In the old times we, as humans, used to consider a stressor any life threatening situation (see lion above) so this primordial reaction is something we inherited from our ancestors, and it’s not so bad, in line of principle.

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      But nowadays we rarely have the same type of life threatening situations inducing a “fight or flight” response: the predatory attacks of the new era are completely different things, such as demanding tasks, losing our keys, starting a new company, or in-laws coming for Thanksgiving.

      The problem is that, in terms of chemical reactions, the above situations are considered pretty much the same from our inner body.

      A big difference in today’s world, though, is represented by the frequency and the intensity of the stimuli. Something occurring rarely in the prehistoric era (i.e. predator attack) is now occurring more frequently, almost on every day, with less intensity but still effective in terms of body reaction to the stimulus.

      In the long run, the fight or flight stress response is not even turning off, thus, the cortisol levels are not following the normal path as they should be and they remain relatively high during the evening, impacting consequently on the quality of our sleep and body recovery.

      In addition to that, there are other elements and situations inducing the release of cortisol in our organism, and these are, again, associated with the lifestyle of the modern era. Some examples of conditions releasing cortisol are:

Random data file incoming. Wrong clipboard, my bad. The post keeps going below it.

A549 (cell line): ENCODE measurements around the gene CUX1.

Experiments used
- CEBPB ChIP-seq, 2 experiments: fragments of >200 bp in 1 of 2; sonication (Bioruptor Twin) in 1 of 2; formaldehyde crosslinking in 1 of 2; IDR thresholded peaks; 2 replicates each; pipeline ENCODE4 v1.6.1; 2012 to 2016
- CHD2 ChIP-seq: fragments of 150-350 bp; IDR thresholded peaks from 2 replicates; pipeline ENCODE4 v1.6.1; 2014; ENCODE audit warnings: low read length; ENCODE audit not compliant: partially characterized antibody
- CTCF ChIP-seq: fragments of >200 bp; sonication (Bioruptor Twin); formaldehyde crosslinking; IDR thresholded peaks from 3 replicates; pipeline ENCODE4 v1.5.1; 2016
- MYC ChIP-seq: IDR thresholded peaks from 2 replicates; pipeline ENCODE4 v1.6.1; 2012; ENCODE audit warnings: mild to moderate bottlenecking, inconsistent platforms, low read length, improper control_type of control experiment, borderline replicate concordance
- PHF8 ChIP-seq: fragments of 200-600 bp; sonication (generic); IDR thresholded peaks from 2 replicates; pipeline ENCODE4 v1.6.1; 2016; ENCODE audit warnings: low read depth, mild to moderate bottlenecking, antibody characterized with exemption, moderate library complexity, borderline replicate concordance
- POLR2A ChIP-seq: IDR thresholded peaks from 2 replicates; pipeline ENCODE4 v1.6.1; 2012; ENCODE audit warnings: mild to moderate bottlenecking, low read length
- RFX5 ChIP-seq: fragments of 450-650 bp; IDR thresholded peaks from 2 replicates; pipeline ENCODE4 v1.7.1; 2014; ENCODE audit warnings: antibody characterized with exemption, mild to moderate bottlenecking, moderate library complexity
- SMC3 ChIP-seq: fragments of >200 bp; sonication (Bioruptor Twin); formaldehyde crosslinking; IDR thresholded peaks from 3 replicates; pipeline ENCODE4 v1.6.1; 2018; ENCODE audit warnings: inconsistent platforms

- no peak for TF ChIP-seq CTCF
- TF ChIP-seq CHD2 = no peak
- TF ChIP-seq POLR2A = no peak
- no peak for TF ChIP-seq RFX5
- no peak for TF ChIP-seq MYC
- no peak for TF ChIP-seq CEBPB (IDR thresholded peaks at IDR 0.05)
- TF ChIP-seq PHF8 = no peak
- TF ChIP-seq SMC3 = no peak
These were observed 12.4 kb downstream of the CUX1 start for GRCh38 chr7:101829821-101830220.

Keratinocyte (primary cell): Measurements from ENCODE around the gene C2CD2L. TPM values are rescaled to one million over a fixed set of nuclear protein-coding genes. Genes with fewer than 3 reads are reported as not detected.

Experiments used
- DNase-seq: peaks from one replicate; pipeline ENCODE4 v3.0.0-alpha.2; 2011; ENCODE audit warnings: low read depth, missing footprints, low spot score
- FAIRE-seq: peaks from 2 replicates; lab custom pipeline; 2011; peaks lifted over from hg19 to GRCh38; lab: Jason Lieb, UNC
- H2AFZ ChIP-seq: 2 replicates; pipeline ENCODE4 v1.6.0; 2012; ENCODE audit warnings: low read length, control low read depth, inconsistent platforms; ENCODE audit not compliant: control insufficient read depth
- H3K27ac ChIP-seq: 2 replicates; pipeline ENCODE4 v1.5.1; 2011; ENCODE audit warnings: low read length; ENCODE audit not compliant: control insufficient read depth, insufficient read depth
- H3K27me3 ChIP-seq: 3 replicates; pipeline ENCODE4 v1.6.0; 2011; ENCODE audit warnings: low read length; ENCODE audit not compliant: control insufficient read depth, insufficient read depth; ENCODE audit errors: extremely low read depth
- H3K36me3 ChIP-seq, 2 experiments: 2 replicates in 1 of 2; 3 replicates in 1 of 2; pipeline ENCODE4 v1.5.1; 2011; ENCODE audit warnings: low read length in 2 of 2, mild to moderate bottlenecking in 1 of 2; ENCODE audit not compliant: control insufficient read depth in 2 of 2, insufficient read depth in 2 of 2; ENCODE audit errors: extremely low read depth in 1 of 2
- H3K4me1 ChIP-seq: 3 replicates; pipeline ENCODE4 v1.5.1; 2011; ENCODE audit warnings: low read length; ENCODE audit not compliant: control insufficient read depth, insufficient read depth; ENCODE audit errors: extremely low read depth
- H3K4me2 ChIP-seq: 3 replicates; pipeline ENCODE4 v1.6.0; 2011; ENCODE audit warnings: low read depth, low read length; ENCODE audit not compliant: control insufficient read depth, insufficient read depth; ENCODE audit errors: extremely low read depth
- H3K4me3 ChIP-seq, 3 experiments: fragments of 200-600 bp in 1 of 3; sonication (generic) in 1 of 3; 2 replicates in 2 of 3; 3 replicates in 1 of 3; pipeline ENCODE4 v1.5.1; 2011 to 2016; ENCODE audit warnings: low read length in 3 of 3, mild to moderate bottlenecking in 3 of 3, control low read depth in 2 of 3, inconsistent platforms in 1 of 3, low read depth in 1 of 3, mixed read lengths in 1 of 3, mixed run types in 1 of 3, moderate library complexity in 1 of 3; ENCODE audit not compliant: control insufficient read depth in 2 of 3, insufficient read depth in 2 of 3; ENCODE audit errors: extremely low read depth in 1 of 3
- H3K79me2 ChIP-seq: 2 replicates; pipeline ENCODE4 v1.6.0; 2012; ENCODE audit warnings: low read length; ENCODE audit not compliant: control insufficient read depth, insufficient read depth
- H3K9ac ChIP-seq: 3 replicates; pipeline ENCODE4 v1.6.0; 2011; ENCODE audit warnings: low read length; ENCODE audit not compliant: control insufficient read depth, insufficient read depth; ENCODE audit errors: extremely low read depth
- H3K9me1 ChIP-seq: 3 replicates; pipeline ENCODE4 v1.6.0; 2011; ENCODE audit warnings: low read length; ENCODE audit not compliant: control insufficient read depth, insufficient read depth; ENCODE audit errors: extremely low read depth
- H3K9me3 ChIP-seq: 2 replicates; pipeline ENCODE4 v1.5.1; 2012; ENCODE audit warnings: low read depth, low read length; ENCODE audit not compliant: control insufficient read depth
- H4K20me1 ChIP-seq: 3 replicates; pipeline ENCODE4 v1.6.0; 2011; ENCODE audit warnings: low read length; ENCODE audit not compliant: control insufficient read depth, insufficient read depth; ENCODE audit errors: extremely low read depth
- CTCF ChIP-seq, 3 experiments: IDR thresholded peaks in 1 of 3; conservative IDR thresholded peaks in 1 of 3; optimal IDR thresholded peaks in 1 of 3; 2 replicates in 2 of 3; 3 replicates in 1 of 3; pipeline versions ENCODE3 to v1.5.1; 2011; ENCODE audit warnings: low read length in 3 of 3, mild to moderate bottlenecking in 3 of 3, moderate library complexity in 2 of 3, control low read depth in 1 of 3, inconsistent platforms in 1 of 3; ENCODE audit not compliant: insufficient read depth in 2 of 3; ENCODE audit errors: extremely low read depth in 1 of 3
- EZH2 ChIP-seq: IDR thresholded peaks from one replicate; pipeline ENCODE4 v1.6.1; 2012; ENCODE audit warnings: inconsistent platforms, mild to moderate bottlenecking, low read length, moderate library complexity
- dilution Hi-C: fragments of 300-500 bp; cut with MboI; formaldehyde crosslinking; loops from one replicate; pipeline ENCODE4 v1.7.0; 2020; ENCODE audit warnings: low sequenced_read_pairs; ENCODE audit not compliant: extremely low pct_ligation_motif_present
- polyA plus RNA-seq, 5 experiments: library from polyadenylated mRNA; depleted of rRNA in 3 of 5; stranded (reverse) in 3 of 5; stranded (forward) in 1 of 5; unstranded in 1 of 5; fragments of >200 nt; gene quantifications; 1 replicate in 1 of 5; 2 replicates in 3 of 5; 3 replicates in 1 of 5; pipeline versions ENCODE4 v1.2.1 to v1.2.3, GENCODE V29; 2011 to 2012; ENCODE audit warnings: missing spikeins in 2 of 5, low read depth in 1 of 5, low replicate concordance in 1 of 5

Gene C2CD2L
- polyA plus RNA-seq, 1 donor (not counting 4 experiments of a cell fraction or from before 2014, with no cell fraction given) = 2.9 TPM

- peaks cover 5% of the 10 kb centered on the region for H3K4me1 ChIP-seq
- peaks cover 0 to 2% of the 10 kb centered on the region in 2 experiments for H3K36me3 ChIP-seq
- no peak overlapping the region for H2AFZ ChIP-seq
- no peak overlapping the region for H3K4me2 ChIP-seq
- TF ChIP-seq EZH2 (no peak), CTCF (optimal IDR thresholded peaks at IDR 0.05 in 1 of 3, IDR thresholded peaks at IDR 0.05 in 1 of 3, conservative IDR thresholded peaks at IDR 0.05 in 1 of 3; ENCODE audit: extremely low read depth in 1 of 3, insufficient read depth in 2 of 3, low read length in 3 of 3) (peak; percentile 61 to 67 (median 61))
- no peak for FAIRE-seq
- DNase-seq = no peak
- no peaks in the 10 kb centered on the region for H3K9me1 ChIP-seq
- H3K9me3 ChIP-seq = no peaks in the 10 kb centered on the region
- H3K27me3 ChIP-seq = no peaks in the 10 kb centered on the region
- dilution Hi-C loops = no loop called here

-Staying up late

      -Poor sleep

      -Caffeine intake

      -Poor diet

      -A non properly planned workout routine

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      -many others…

      So, what to do to keep cortisol levels under control?

      6 things to do to manage cortisol

      Spending time in Theta

      No, it’s not the name of a fancy island or a new planet on another constellation. I am talking about brain waves, and in particular about the ones linked to the brain state of REM sleep (dreams), lucid dreaming and advanced levels of meditation.

      To cut it short: in a state of very deep relaxation our brain produces waves at a slow frequency of 4-7 cycles per second. This stage it’s extremely calming and it’s really body-restoring. Factors like high levels of stress, overconsumption of caffeine during the day and the faced-paced lifestyle could have an impact on our transition to deep sleep.

      Acting on stress reduction, with meditation, as example, will consequently drop down the cortisol levels.

      Drink milk (or, better, its peptides)

      In various studies, the administration of milk peptides resulted in a net reduction in cortisol of -20.69% when compared with the placebo group. It turns out that nutrients found in cow’s milk (the bioactive peptides) exert a sedative effect on the brain. This is also the reason why a warm glass of milk helps to fall asleep, since generations.

      Eat better

      I know, this ‘magic’ solution seems to be everywhere, but it’s true: we are what we eat, and an anti inflammatory diet, eating whole food, would help lowering cortisol levels.